Last year, individuals who qualified for tax refunds got an average of $2,887, up 8 percent from the previous year. While there’s no guarantee that you will receive a refund, there are steps you can take at this time of year that could not only potentially lower your tax bill but also enhance your overall financial situation. The Oregon Society of CPAs recommends you ask your CPA these questions.
What Do You Need From Me?
If you’ve been collecting receipts and financial statements in a shoebox throughout the year, now’s the time to sort through them so that your information is well organized when you meet with your CPA. This step won’t take a direct bite out of your tax bill, but it will make it more likely that you or your CPA can spot money-saving opportunities. Try to categorize your documents into groups such as business vs. personal expense receipts, or statements of investment vs. earned income. If possible, add up the amounts in each category so that you can give your CPA an overall summary. This advance organization will prevent repeated trips to bring your CPA newly discovered information. Equally important, it will help to give your CPA the best handle on your financial situation, so that he or she can identify deductions or other tax-advantaged opportunities you may have missed.
Are there Any Special Ways I Can Save on Taxes this Year?
Talk to your CPA about major projects, purchases or investments you’ve been involved in during the past year to find out if any of them trigger tax advantages. For example, did you know that it’s possible to receive a credit of up to 30 percent for qualifying residential energy efficiency enhancements, up to a maximum of $1,500 for improvements placed in service in 2009 and 2010? And because it’s a credit, you can subtract that amount directly from your taxes owed. Your CPA can tell you whether you qualify for this and other money-saving credits or deductions.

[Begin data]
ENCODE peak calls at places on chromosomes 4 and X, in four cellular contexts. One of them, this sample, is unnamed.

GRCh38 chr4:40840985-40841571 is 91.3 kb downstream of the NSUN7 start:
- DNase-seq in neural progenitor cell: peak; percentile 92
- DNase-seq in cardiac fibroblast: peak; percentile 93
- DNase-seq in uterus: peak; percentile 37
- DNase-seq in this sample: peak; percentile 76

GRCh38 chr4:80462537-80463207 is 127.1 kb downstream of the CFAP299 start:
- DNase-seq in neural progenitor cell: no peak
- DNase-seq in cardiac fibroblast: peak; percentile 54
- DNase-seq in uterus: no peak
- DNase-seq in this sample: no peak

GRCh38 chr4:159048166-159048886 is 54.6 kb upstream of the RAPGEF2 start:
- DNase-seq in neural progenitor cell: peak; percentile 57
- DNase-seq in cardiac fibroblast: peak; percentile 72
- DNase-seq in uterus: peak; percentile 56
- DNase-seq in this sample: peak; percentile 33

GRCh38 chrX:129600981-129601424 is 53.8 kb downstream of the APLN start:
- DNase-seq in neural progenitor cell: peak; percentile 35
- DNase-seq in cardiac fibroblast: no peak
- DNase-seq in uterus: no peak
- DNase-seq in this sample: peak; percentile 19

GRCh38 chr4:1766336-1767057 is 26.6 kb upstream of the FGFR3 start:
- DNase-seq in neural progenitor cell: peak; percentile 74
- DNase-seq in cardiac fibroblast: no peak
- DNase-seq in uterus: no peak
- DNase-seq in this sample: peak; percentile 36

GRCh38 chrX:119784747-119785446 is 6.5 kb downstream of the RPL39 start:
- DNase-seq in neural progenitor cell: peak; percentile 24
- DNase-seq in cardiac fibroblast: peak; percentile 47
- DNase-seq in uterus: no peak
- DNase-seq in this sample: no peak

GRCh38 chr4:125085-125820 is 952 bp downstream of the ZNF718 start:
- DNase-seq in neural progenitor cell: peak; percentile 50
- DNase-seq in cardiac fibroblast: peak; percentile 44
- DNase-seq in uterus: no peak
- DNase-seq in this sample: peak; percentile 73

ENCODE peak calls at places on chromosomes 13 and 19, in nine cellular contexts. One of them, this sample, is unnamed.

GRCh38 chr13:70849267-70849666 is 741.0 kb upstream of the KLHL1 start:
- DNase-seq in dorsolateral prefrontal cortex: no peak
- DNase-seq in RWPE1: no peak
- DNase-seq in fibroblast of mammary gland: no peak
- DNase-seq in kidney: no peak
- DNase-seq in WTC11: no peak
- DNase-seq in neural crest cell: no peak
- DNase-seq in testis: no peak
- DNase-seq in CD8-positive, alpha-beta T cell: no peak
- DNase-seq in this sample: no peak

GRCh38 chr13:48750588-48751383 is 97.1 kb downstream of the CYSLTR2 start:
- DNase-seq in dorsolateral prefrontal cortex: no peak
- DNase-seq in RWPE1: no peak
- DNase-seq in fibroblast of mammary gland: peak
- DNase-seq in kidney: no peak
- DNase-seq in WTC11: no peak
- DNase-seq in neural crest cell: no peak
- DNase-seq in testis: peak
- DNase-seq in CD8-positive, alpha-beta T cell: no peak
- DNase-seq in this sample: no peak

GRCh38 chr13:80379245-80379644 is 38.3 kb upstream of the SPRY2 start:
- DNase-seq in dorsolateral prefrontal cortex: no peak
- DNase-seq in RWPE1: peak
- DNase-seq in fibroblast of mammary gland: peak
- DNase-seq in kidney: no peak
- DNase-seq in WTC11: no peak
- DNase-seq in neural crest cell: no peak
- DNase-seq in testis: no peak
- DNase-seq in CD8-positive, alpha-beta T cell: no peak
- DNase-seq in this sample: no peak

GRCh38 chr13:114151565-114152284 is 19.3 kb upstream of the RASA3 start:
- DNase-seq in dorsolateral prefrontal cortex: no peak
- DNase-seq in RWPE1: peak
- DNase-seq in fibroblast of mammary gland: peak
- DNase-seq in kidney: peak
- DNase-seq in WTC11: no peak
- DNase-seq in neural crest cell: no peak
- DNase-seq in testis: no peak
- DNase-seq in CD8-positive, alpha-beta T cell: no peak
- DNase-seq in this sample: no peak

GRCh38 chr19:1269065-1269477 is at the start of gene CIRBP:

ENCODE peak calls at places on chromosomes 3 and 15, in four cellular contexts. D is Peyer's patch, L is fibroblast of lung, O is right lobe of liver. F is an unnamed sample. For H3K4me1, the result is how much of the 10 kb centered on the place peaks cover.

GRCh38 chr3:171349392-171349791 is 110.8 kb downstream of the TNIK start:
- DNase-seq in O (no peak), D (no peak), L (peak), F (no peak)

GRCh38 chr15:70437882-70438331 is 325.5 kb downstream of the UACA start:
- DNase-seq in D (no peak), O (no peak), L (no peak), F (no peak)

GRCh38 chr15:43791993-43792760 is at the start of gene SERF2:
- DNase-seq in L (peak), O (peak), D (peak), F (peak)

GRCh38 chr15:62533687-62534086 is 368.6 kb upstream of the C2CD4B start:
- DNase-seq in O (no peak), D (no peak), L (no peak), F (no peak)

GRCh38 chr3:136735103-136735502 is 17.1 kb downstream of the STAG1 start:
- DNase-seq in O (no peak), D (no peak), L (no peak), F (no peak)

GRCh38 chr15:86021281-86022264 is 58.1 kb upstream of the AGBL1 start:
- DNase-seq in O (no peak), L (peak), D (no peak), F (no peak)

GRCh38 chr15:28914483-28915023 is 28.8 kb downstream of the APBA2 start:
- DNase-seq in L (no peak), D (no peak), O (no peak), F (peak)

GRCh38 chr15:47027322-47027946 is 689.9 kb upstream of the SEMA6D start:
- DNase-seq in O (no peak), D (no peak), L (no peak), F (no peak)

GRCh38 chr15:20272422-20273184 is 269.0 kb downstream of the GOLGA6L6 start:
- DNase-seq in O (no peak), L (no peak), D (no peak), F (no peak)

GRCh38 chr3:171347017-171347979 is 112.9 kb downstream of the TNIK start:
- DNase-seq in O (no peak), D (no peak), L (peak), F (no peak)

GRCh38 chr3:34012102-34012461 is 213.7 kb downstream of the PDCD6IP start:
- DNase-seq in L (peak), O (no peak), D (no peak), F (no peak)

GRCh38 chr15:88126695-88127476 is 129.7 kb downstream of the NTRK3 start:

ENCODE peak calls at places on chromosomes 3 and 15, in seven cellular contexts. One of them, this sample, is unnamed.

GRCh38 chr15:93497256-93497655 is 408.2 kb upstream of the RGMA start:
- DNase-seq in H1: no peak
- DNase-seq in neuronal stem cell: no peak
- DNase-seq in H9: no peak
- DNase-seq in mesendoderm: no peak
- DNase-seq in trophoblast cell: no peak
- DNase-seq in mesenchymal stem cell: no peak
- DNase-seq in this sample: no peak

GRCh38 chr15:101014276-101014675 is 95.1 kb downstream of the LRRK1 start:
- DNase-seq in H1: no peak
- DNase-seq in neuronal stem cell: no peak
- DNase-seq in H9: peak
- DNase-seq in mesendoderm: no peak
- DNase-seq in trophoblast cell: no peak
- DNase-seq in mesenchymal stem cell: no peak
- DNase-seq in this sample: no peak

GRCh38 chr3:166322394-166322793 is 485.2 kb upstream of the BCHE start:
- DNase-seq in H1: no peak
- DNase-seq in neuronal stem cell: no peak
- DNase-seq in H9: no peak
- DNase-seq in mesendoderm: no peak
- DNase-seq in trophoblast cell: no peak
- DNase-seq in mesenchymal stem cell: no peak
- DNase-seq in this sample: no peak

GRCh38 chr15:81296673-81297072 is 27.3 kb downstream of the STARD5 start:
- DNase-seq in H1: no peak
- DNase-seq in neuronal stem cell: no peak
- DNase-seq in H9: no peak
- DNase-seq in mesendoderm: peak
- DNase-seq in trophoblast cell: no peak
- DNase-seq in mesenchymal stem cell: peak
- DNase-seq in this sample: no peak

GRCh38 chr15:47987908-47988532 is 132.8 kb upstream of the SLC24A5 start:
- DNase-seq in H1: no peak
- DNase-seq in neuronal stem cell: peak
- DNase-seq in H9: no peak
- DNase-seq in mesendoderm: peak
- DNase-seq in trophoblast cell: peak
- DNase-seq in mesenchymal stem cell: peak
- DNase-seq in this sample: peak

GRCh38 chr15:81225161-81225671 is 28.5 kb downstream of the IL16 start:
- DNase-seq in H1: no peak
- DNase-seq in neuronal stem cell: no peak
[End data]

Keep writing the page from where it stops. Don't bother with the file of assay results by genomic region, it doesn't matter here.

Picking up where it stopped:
What Should I Do Now to Save on Taxes Next Year?
Did you qualify for all the deductions available to you? Could you be paying less in taxes? Your CPA can analyze your return and tell you what changes might help you to lower your bill in the future. For example, are you contributing the full allowable amount to a retirement savings plan? If not, you may be missing out on some significant tax advantages. You are also giving up the chance to get a head start on what could grow to be a significant nest egg when you’re ready to quit work.
How Can I Get a Big Refund?
Refunds sound like good news, but if you expect to receive a large one this year, that may be a sign that you’re having too much withheld from your paycheck. Refunds are really money the government has been holding on to that you could have been using yourself during the year. Ask your CPA about whether adjustments to your withholding or estimated payments are called for.
How Else Can My CPA Help Me?
Taxes are just one small piece of the financial puzzle, but the time you spend thinking about your finances at tax time can help identify smart changes you should be making in how you manage your money. Remember that your local CPA has the expertise to help with all your financial questions. Turn to him or her when you want the advice you need to make smart financial decisions.
Dollars & $ense is a regular column on personal finance prepared and distributed by certified public accountants, produced in cooperation with the Oregon Society of CPAs (www.orcpa.org) and the American Institute of CPAs (www.aicpa.org).